Under § 1291, we have jurisdiction to review "all final decisions of the district courts." The October Order is not final in the sense that it disposes of the litigation; the plaintiffs' claim for damages is still pending in the district court. The order is not even final on the issue of attorney's fees, for the total amount of fees to be awarded is subject to review by the district court when it renders its final judgment. If we are to have appellate jurisdiction under § 1291, therefore, the order must fall within the "collateral order" doctrine articulated by the Supreme Court in Cohen v. Beneficial Industrial Loan Corp., 337 U.S. 541, 69 S. Ct. 1221, 93 L. Ed. 1528 (1949). Under that doctrine, a small class of orders "which finally determine claims of right separable from, and collateral to, rights asserted in the action," and which are too important and too independent of the cause itself to be denied immediate review, may be appealed under § 1291 before final judgment is entered. Id. at 546, 69 S. Ct. at 1225. See also Coopers & Lybrand v. Livesay, 437 U.S. 463, 468, 98 S. Ct. 2454, 2457, 57 L. Ed. 2d 351 (1978) ("(T)he order must conclusively determine the disputed question, resolve an important issue completely separate from the merits of the action, and be effectively unreviewable on appeal from a final judgment.") (footnote omitted). The October Order fails to meet two of these requirements. Although the plaintiffs' claim for attorney's fees is separate from their claims on the merits, see White v. New Hampshire Department of Employment Security, 455 U.S. 445, 102 S. Ct. 1162, 71 L. Ed. 2d 325 (1982) (final award of attorney's fees independent of final judgment), the October Order does not determine the claim for attorney's fees with finality. To date, only interim fees have been awarded. It is entirely possible that the district court will award further interim fees during the course of the district court proceeding, and it may adjust all of these in its final award. More significantly, the October Order is not too important to be denied immediate review, for there is no reason that it cannot adequately be reviewed on an appeal from a final judgment. Only the payment of money is required, and the School District has not shown, nor even suggested, that the money would not be repaid to it in the event that it ultimately succeeded in having the award set aside on an appeal from a final judgment. We thus conclude that the order for interim attorney's fees is not appealable under § 1291. Ruiz v. Estelle, 609 F.2d 118 (5th Cir. 1980); cf. Alart Associates v. Aptaker, 402 F.2d 779 (2d Cir. 1968) (order denying summary judgment and awarding attorney's fees not appealable).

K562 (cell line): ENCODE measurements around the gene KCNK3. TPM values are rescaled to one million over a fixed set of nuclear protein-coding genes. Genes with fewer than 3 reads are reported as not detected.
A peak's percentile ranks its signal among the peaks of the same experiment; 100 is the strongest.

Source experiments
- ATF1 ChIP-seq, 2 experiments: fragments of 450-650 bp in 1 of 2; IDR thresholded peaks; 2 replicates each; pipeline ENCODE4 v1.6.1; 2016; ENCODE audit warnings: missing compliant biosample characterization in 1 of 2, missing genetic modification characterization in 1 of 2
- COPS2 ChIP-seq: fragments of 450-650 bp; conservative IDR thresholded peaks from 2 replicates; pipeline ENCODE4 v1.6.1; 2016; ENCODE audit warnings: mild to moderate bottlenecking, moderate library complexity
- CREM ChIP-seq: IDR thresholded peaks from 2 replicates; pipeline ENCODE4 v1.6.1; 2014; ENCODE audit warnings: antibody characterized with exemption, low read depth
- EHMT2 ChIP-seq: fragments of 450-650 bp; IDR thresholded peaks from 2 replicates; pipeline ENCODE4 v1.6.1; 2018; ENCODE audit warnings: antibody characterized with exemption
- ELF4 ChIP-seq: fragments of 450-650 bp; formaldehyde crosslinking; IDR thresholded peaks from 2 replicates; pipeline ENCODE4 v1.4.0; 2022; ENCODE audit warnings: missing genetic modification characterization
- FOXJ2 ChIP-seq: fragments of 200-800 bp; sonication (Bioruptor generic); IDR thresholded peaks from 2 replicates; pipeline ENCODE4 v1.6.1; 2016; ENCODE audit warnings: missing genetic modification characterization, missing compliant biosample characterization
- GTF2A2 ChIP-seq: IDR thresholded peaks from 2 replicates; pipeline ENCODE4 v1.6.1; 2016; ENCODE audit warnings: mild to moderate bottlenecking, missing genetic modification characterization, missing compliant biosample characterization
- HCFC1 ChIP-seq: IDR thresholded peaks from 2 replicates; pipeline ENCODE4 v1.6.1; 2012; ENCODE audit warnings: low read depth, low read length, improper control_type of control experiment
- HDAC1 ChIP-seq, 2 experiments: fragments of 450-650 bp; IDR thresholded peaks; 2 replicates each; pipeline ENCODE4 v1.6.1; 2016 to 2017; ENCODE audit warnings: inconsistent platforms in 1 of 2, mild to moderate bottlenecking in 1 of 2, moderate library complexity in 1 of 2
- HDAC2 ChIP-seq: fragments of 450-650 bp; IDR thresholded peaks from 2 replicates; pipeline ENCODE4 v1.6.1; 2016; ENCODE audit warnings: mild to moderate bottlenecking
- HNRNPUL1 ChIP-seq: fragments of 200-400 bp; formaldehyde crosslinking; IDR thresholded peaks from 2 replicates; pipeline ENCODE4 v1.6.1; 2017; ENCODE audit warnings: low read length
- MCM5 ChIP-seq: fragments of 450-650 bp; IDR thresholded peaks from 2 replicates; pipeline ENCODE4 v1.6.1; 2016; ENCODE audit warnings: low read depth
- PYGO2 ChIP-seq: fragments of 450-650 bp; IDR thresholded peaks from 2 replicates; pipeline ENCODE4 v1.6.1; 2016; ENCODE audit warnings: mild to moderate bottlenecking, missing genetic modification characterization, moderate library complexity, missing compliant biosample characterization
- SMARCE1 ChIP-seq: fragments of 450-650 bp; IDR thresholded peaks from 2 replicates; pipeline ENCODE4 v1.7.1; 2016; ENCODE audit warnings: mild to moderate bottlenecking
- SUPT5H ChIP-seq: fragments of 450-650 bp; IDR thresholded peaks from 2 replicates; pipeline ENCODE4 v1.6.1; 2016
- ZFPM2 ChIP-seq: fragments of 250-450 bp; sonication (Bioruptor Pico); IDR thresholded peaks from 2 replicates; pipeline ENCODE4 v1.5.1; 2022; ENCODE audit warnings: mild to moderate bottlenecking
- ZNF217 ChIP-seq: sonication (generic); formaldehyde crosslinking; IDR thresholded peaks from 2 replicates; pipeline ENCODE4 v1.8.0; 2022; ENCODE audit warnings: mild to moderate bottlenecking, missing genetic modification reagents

Under § 1292(a)(1), we have jurisdiction to review an interlocutory order of the district court granting an injunction. The order that the School Board pay attorney's fees is not an injunctive order within the meaning of § 1292(a)(1). See United States v. Bedford Associates, 618 F.2d 904, 915 (2d Cir. 1980) ("As a general matter we have read § 1292(a)(1) as allowing the aggrieved party to appeal from injunctive orders which give, or aid in giving, substantive relief sought in the lawsuit, in order to preserve the status quo pending trial."). Nor does the fact that the October Order was based on the preliminary injunction make it appealable under § 1292(a)(1) as ancillary to the injunctive relief awarded. The motion for fees was not made until after the injunction had been granted, and the award of fees was not part of the order granting injunctive relief. Even if the injunctive relief and the interim fees had been granted as parts of the same order, the fees award would not properly have been regarded as part of the injunction, for the two are independent of each other. See White v. New Hampshire Department of Employment Security, supra.